Bridge Lights and Signals 101

Bridge Lights and Signals 101

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Bridges that help vehicles cross over bodies of water or navigable waterways rely on lights for signaling and safety. Regulated by the US Coast Guard, the obstruction lamps guide boats crossing under the bridge, as well as drivers crossing over the bridge. This article takes a closer look at types of bridge lights used for operations in marine environments.

Obstruction Lights (Under the Bridge)

Bridge lights designed to help boats pass under bridges consist of red and green lamps. Operating only at night (after sunset), the units are always on and do not flash. It is important to consider that not all types of bridges require this type of setup. Such lighting systems are mostly applicable to bridges with overhead limitations.

Red lamps are utilized to mark dangerous obstructions and certain limitations in range and height around the bridge. Such elements may include columns, pillars and etc.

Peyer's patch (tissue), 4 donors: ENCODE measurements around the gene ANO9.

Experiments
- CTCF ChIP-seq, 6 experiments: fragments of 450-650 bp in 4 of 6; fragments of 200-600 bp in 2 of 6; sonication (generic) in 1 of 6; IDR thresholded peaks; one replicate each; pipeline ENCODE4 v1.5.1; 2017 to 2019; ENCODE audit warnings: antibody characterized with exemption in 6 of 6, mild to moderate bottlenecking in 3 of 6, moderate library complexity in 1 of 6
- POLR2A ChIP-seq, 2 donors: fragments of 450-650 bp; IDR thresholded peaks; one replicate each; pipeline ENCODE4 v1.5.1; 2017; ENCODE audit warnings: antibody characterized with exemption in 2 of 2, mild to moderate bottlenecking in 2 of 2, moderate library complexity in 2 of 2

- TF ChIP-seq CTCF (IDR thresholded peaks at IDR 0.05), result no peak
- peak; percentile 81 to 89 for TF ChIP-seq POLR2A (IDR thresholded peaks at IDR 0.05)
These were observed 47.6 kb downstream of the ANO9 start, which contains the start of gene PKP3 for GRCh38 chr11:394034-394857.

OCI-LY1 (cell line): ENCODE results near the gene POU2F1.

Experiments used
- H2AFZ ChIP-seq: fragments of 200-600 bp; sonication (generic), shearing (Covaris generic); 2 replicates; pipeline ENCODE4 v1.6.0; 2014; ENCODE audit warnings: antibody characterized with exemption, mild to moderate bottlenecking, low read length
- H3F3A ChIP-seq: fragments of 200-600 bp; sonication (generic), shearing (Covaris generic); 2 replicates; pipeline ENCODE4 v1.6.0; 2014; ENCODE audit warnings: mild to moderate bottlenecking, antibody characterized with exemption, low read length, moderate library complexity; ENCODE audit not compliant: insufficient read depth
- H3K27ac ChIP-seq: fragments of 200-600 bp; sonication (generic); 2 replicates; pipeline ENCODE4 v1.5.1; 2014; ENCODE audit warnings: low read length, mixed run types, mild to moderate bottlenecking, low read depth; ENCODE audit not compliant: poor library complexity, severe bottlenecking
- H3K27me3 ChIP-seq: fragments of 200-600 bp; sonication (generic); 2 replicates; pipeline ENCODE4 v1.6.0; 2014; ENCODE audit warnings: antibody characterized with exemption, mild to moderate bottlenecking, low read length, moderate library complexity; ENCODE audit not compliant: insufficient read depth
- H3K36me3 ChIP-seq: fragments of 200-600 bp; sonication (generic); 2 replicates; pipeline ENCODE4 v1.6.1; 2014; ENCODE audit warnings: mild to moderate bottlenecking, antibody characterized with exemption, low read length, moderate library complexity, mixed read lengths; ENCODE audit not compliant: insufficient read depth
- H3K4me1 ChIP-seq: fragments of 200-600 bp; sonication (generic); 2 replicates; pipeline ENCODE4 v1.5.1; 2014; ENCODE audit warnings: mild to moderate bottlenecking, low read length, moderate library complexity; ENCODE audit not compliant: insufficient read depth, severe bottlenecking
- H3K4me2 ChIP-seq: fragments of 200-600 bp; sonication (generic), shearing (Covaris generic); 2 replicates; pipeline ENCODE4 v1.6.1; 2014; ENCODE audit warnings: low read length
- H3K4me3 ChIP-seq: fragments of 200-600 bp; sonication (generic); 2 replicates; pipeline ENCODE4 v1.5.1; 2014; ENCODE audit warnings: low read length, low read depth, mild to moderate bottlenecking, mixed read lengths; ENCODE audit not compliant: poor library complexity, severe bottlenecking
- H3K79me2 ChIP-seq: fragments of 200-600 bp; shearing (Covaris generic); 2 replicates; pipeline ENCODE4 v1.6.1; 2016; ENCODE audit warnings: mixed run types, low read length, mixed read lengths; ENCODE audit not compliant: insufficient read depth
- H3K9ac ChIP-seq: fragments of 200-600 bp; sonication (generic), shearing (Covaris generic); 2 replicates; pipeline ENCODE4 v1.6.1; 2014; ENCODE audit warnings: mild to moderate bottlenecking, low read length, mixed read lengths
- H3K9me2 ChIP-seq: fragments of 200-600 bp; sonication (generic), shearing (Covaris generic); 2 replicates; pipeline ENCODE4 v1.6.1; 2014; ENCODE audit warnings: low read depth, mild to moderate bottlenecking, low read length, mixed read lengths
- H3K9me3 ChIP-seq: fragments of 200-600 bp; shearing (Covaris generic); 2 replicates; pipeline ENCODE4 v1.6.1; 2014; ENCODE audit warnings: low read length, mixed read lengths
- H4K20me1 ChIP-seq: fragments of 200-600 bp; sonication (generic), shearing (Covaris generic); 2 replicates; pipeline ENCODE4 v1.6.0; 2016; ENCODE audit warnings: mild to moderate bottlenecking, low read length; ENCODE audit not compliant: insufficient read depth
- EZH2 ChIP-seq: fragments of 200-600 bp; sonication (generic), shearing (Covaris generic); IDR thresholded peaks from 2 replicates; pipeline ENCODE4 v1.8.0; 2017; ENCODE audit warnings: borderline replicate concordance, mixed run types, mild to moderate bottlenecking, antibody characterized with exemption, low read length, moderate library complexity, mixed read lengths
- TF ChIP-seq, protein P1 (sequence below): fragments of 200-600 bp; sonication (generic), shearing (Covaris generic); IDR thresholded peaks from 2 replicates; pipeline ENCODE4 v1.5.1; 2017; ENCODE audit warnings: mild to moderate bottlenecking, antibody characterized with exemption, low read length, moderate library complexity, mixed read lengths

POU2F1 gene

On the other hand, green lamps are applicable to assisting boats pass under the bridge. Typically setup in a range configuration (two fixtures lined up), vessel operators carefully watch the light during the approach. This allows the boat to maintain a straight course towards the center of the bridge or its opening.

Signaling Lights (Over the Bridge)

Some bridges require signaling lights over the structures, which advises drivers when it is safe to pass. Like obstruction lights, not all bridges have signaling lights. For drawbridges, signaling safety lamps are critical to operation, as the road must be closed when the bridge is raised or turned.

Signaling lights for bridges incorporate a basic traffic light configuration, consisting of red, yellow and green lamps.

Some bridges may include a flashing yellow light with a cautionary sign at the approach. This advises drivers to slow down and prepare for braking maneuvers. The yellow lamp may flash, signaling that the bridge is in operation.